Hardbacks are more expensive to produce than paperbacks, but they’re not that much more expensive. The difference in price reflects, in part, that a certain number of an author’s fans want the new book so badly that they’ll pay hardcover prices. Less fervent fans wait for the paperback. That’s pricing based on demand.
But a lot of intellectual property is no longer being sold based on demand, or what the market will bear. It’s being sold based on what will be so trivially easy and cheap for consumers that they won’t steal the product instead. And the more demand there is, the more likely it will be stolen, so there is no chance to price accordingly.
And what do you call that? Klepto-capitalism? Appeasement Capitalism? Ransom Pricing? Along with the so-called Kindlegarteners, who have been screaming about ebook pricing (with Amazon.com’s explicit permission), this just drives home the idea that the work novelists do is so trivial that taking it without paying is no big deal.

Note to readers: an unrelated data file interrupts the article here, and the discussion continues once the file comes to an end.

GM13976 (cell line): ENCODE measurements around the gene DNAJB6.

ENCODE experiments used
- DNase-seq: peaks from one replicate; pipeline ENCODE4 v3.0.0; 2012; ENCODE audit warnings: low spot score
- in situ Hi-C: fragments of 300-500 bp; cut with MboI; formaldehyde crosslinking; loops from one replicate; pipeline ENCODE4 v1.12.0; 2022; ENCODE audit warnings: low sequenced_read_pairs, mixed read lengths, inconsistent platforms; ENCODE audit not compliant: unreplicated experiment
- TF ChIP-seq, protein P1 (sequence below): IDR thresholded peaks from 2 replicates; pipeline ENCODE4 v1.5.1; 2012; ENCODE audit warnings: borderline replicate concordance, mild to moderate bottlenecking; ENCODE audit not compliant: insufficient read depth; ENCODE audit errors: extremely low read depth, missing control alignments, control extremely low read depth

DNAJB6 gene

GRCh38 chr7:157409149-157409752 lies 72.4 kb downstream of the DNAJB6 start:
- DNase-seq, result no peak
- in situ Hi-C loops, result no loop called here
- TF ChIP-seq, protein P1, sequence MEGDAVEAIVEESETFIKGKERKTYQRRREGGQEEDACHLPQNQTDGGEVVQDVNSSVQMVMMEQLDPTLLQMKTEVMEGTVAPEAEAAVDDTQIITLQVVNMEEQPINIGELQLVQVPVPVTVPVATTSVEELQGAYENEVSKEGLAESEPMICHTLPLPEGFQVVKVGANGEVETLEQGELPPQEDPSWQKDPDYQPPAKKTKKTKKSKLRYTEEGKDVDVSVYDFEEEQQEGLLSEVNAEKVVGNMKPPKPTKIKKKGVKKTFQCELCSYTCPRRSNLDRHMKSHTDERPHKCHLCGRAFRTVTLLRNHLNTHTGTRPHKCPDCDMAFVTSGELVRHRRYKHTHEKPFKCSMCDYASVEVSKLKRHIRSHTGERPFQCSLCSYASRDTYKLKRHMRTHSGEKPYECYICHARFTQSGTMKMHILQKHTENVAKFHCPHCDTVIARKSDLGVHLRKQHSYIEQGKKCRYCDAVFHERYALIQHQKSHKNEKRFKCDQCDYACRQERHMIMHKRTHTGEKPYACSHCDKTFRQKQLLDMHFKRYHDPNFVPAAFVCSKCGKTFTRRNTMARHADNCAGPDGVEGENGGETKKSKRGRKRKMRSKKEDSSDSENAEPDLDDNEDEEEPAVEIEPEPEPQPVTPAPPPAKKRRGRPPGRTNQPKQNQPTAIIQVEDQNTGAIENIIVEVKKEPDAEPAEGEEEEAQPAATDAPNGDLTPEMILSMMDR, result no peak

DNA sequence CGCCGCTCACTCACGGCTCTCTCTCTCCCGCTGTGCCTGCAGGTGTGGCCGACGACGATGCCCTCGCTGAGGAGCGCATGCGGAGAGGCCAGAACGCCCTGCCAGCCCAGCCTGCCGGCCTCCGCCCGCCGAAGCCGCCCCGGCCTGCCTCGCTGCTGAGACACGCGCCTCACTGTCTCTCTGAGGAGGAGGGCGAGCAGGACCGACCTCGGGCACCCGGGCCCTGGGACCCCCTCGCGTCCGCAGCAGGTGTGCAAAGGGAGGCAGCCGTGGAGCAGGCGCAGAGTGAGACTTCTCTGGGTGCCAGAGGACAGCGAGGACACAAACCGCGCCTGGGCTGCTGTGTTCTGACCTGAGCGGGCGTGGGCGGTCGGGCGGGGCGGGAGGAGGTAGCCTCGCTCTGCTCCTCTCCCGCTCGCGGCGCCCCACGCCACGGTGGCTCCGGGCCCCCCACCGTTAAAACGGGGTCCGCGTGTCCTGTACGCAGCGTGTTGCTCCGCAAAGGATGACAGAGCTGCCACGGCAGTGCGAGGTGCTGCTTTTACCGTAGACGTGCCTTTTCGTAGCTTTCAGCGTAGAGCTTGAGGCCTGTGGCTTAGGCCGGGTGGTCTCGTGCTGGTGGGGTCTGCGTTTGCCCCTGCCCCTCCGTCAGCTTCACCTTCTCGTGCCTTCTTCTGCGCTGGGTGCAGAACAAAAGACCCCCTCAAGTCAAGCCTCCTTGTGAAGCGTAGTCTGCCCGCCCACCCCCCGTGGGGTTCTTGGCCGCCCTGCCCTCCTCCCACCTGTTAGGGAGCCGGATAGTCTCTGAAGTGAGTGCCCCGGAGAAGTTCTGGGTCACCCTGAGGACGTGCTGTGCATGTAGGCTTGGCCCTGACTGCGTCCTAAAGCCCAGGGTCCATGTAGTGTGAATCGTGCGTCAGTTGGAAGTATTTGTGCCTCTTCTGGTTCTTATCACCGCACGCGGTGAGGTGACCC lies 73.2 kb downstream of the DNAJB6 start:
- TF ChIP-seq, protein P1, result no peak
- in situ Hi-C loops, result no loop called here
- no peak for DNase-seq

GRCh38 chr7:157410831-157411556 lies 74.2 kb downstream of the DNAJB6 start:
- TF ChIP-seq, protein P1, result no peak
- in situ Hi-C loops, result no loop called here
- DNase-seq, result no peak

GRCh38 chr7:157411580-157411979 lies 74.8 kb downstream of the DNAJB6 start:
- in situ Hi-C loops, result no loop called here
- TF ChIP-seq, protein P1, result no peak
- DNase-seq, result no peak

Maybe, as ebook devices increase their market share, more readers will need to be steered toward an iTunes-like (ie, cheap and convenient) store to prevent them from just stealing the books. And while I don’t much care whether this person or that torrents my book, I do dislike the idea that theft has a downward pressure on the amount of money I can make from my work.
 For those who have forgotten or where reading here the last time I touched on this, MFA explained: People typically have arguments that they like to have. When there’s a subject they feel passionate about, and they believe they have a strong, righteous take on it, they’ll often turn a discussion on a tangential issue into a chance to trot out My Favorite Argument, because it’s comfortable and easy.
 And, since some people will wonder: no, I don’t have any pirated music. Nor do I have pirated books, films, or software. It’s all freeware or paid for.